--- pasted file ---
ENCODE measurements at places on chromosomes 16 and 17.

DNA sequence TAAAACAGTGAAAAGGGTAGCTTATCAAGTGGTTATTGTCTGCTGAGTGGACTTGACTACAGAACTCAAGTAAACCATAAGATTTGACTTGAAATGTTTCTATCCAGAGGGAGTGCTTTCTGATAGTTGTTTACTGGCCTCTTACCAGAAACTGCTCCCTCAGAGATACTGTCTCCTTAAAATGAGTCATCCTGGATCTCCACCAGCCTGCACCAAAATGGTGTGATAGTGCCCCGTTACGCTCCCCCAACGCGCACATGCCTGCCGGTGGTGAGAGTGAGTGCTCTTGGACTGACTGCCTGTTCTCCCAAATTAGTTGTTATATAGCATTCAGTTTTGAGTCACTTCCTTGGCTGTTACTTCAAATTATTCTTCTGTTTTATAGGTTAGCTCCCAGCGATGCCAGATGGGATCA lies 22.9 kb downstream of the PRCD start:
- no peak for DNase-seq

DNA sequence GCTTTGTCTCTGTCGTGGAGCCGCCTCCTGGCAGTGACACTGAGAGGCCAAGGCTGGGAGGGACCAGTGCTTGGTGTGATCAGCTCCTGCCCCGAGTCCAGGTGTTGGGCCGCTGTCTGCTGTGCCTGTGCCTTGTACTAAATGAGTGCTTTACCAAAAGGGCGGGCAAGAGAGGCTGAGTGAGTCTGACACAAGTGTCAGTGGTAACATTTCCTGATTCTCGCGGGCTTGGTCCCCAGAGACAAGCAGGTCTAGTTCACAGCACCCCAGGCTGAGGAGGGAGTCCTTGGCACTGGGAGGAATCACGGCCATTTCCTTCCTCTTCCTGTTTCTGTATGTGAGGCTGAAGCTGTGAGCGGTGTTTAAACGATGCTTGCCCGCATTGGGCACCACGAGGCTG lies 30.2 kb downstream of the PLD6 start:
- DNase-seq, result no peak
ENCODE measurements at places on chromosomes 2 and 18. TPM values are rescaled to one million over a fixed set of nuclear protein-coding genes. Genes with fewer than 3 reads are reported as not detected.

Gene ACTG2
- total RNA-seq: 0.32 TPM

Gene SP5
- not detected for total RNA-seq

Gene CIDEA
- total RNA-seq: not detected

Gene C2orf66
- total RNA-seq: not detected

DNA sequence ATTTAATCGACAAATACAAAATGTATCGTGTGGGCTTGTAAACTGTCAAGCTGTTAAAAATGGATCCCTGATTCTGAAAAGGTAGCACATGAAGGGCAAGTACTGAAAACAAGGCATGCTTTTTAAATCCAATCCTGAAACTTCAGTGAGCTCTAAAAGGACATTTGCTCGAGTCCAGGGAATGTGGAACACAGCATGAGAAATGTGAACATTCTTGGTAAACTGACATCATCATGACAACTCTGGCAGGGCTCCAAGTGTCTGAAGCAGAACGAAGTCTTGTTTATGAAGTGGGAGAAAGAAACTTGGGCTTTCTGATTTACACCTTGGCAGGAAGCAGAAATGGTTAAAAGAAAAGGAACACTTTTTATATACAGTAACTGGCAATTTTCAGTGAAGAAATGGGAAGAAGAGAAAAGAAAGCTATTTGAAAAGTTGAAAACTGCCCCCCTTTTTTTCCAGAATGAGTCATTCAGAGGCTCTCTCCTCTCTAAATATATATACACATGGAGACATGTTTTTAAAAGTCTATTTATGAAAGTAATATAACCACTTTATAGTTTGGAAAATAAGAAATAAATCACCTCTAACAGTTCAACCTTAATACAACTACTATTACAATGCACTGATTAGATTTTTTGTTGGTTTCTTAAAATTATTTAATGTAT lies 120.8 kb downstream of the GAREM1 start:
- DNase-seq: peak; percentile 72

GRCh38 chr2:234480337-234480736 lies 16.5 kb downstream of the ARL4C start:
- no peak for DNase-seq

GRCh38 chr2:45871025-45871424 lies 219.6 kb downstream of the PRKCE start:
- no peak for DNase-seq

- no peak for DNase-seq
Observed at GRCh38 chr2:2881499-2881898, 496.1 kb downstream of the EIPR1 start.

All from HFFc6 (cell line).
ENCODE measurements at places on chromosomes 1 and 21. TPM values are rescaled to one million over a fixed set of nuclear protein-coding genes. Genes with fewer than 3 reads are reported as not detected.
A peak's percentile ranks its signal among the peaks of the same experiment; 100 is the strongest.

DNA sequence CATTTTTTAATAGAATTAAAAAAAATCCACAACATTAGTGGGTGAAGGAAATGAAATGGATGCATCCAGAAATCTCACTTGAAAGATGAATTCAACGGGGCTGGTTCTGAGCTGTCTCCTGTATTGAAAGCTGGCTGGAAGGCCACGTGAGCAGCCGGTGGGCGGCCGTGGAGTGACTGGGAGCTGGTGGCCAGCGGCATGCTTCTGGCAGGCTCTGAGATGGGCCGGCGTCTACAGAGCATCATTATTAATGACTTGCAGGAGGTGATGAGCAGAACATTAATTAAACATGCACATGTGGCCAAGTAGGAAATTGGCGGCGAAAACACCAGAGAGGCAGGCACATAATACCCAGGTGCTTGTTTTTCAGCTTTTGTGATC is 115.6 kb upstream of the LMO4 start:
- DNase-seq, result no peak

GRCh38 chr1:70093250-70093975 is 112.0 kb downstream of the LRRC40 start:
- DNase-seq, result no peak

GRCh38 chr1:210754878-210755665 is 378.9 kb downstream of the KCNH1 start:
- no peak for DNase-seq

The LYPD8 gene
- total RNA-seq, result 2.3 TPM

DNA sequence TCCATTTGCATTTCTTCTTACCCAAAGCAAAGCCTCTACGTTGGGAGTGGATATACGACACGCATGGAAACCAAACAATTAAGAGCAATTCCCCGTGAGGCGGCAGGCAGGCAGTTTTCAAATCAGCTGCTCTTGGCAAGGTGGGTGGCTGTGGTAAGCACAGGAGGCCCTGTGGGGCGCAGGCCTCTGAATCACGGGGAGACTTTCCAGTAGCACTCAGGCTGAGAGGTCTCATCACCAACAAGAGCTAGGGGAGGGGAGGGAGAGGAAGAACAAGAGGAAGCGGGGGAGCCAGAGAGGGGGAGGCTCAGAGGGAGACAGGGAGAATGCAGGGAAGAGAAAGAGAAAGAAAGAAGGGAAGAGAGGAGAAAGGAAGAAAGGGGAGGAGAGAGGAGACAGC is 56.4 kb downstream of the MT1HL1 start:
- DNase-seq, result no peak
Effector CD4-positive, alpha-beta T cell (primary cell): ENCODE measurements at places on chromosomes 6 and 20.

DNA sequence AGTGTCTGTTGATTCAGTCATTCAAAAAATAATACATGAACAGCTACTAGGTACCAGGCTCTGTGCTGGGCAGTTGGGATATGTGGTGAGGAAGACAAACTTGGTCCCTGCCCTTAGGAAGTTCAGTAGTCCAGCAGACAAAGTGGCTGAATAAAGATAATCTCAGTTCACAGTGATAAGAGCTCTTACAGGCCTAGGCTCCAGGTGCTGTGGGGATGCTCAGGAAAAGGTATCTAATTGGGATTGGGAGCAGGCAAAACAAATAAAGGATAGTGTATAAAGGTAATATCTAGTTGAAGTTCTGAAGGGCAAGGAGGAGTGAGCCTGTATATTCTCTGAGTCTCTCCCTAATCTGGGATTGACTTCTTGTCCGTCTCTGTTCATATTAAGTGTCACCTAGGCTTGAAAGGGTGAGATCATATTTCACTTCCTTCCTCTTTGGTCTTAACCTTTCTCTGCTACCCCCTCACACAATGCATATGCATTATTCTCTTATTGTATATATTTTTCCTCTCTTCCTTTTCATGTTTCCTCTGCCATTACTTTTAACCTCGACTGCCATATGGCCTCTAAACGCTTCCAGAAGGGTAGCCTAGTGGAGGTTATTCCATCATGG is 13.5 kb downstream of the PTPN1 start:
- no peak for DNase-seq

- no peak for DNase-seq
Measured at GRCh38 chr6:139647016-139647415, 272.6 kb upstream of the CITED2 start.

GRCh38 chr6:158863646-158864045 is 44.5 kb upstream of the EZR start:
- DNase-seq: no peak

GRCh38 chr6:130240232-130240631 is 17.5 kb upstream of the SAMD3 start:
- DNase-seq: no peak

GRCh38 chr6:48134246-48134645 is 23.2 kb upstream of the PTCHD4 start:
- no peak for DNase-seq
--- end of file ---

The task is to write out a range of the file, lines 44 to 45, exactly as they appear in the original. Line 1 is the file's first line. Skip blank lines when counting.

- DNase-seq: no peak

GRCh38 chr6:48134246-48134645 is 23.2 kb upstream of the PTCHD4 start: